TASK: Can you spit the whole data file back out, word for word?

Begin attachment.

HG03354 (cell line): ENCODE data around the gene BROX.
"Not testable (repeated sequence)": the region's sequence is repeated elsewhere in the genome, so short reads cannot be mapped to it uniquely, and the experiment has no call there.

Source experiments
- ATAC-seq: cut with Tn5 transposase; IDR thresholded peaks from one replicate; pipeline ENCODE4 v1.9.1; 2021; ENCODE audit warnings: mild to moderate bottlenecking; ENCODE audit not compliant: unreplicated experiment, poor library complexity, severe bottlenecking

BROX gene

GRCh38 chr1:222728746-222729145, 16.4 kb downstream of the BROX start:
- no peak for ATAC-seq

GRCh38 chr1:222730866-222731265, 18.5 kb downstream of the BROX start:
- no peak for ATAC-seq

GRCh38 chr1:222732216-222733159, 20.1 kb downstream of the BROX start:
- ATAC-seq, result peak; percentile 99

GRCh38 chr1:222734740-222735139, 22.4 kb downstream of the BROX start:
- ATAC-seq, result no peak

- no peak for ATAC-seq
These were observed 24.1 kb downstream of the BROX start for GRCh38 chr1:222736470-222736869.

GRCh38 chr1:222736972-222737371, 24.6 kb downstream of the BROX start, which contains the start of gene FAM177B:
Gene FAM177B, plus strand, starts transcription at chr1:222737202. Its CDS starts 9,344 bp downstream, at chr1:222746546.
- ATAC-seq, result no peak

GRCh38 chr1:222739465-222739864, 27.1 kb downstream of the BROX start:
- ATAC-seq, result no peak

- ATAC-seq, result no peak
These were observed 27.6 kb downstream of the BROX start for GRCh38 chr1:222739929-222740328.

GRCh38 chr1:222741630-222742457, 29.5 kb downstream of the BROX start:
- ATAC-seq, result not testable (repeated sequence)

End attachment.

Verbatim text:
HG03354 (cell line): ENCODE data around the gene BROX.
"Not testable (repeated sequence)": the region's sequence is repeated elsewhere in the genome, so short reads cannot be mapped to it uniquely, and the experiment has no call there.

Source experiments
- ATAC-seq: cut with Tn5 transposase; IDR thresholded peaks from one replicate; pipeline ENCODE4 v1.9.1; 2021; ENCODE audit warnings: mild to moderate bottlenecking; ENCODE audit not compliant: unreplicated experiment, poor library complexity, severe bottlenecking

BROX gene

GRCh38 chr1:222728746-222729145, 16.4 kb downstream of the BROX start:
- no peak for ATAC-seq

GRCh38 chr1:222730866-222731265, 18.5 kb downstream of the BROX start:
- no peak for ATAC-seq

GRCh38 chr1:222732216-222733159, 20.1 kb downstream of the BROX start:
- ATAC-seq, result peak; percentile 99

GRCh38 chr1:222734740-222735139, 22.4 kb downstream of the BROX start:
- ATAC-seq, result no peak

- no peak for ATAC-seq
These were observed 24.1 kb downstream of the BROX start for GRCh38 chr1:222736470-222736869.

GRCh38 chr1:222736972-222737371, 24.6 kb downstream of the BROX start, which contains the start of gene FAM177B:
Gene FAM177B, plus strand, starts transcription at chr1:222737202. Its CDS starts 9,344 bp downstream, at chr1:222746546.
- ATAC-seq, result no peak

GRCh38 chr1:222739465-222739864, 27.1 kb downstream of the BROX start:
- ATAC-seq, result no peak

- ATAC-seq, result no peak
These were observed 27.6 kb downstream of the BROX start for GRCh38 chr1:222739929-222740328.

GRCh38 chr1:222741630-222742457, 29.5 kb downstream of the BROX start:
- ATAC-seq, result not testable (repeated sequence)